One of the simplest things you can include in your business proposal designs may, at first, sound like a complex thing to do: video. A product demonstration or service explanation video will go a long way toward helping your seal the deal. Keep in mind, since you are constructing your business proposals in the digital realm, you can cut down whole pages within your proposal to a single video. (But, in case your client chooses to revert to boring PDF, include the written info given in the video for only the PDF version or at least a link to your YouTube page.) Of course, you might not be capable of creating professional quality sales videos on your own, but there are many freelancers out there whom you can outsource the work to. Just take a look at Fiverr and you’ll get a sense of how easy it really is to get professional-quality videos produced for your business. One tip with regard to Fiverr is that you’ll find video talent who are willing to record your sales message (if you are unwilling to do it yourself), other freelancers who will edit your video, and more still who will add post-production effects like intro graphics and sounds. So, for a budget of roughly $15, you can hire multiple freelancers to put together a professional video about your products or services, which you can then embed in your proposals. Video is a great way to condense your message for your prospective customers.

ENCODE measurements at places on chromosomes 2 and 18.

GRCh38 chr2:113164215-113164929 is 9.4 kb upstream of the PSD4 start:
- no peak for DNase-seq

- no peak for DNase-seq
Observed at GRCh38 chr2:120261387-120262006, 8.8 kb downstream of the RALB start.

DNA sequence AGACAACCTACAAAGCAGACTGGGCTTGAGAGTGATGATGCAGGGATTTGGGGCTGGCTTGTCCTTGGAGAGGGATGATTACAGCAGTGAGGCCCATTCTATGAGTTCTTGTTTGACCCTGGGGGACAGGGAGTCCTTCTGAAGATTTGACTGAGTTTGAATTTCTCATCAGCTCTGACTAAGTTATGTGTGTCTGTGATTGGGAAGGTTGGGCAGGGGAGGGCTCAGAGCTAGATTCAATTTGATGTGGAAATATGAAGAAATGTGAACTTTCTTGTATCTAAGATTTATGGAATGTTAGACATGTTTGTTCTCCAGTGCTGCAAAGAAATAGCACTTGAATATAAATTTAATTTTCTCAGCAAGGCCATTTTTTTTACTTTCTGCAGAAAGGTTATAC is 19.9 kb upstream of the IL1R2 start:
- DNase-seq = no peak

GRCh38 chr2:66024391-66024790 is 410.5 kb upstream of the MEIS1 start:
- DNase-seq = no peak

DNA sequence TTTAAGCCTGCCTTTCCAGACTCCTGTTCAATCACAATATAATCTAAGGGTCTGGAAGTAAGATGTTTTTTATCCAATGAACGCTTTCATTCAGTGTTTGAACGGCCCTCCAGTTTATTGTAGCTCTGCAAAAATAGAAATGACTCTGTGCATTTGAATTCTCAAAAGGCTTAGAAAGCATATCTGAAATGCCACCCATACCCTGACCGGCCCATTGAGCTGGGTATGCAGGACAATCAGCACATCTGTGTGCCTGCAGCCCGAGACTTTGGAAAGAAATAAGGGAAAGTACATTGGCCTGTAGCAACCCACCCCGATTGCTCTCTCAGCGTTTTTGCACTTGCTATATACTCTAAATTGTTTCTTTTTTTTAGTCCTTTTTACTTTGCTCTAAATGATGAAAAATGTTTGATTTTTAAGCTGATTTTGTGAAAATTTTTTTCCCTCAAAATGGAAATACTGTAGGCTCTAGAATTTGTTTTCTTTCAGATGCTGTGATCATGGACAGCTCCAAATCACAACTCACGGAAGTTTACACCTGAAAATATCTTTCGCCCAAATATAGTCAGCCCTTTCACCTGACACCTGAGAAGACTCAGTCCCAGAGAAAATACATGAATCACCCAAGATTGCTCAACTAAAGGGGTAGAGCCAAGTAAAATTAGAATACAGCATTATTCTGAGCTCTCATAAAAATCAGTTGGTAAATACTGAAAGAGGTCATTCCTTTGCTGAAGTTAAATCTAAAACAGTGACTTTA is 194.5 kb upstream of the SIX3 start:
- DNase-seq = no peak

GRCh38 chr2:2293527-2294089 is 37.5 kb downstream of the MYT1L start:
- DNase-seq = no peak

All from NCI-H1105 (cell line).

7. White space is actually a good thing